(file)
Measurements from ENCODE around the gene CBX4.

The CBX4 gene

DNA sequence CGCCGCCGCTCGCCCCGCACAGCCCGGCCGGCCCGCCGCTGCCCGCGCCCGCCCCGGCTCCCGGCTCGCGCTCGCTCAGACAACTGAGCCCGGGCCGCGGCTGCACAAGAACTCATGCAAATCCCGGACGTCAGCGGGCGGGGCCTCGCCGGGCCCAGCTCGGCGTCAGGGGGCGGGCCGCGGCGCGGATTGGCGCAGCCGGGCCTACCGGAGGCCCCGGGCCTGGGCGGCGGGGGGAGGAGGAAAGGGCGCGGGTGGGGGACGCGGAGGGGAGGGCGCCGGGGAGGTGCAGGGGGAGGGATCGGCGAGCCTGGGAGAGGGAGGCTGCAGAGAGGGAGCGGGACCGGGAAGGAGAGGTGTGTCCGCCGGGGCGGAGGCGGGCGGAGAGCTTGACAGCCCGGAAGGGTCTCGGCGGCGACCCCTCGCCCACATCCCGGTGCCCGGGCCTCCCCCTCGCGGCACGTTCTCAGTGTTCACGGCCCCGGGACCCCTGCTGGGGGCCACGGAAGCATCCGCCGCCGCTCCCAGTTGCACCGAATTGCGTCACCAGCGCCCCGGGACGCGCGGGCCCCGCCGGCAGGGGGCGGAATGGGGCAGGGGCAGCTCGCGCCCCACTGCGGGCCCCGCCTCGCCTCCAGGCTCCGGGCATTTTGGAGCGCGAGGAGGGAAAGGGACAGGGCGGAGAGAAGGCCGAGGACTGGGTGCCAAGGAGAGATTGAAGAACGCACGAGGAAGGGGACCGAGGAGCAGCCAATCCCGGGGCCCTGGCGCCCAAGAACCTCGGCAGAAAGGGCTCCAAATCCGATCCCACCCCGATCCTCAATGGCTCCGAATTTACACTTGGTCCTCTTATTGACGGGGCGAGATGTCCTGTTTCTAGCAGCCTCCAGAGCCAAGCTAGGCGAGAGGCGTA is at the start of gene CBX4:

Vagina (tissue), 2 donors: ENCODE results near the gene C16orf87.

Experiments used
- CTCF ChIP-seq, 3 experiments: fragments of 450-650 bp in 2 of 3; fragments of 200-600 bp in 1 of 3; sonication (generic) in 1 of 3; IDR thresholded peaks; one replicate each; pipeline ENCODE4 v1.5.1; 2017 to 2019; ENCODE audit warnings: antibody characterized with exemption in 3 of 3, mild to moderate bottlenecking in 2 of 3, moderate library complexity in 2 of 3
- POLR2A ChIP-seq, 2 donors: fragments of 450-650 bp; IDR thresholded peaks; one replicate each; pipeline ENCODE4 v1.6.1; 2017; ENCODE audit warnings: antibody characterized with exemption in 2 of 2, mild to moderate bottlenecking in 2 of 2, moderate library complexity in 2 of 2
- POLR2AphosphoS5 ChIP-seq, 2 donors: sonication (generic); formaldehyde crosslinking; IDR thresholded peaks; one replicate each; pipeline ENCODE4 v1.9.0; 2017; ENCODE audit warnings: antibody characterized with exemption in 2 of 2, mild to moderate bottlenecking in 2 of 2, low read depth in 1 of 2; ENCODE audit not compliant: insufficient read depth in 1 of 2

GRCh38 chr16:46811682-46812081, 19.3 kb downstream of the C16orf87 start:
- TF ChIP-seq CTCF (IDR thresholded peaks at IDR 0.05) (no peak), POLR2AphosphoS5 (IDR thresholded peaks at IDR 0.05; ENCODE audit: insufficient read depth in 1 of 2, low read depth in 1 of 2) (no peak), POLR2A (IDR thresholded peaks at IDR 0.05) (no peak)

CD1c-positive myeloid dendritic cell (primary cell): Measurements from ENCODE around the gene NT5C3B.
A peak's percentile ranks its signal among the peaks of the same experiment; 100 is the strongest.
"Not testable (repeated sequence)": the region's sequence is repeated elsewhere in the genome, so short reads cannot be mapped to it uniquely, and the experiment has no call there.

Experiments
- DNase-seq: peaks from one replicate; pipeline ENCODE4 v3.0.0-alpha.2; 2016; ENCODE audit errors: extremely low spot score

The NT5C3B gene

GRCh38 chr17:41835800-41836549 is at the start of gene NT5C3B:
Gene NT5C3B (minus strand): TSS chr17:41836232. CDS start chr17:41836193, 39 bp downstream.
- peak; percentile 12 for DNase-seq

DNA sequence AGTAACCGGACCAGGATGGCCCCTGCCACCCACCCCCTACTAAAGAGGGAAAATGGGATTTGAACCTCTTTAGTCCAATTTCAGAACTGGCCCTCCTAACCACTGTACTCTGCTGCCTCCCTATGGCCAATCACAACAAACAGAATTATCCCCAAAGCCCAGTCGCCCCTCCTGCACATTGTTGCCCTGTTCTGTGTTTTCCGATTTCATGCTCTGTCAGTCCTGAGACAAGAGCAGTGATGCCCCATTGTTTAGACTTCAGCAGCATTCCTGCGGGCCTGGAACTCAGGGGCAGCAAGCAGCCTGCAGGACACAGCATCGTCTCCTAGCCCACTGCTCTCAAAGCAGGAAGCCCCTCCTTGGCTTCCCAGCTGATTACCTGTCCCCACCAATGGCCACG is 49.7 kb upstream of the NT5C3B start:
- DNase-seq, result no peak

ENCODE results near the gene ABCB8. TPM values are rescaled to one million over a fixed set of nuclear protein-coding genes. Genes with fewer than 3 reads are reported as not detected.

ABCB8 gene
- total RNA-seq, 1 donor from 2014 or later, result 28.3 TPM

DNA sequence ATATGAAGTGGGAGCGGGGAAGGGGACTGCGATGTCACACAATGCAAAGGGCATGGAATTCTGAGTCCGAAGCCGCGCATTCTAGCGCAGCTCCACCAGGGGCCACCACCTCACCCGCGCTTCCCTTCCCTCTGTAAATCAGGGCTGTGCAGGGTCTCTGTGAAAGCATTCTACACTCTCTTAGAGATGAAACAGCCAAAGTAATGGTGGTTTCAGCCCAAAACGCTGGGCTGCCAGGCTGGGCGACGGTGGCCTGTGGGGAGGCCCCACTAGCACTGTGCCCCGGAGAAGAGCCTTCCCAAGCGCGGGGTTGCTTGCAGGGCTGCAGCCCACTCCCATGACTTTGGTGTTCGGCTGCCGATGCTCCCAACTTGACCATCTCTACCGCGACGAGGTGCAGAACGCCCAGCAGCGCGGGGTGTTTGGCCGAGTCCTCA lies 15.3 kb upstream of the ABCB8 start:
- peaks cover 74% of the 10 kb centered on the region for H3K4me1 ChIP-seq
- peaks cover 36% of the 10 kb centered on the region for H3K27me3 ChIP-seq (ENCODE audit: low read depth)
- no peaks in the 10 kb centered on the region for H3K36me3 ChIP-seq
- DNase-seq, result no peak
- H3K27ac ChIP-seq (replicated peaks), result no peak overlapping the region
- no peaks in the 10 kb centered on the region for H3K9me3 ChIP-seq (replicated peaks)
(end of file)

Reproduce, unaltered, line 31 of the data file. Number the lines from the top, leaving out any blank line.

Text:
- no peaks in the 10 kb centered on the region for H3K9me3 ChIP-seq (replicated peaks)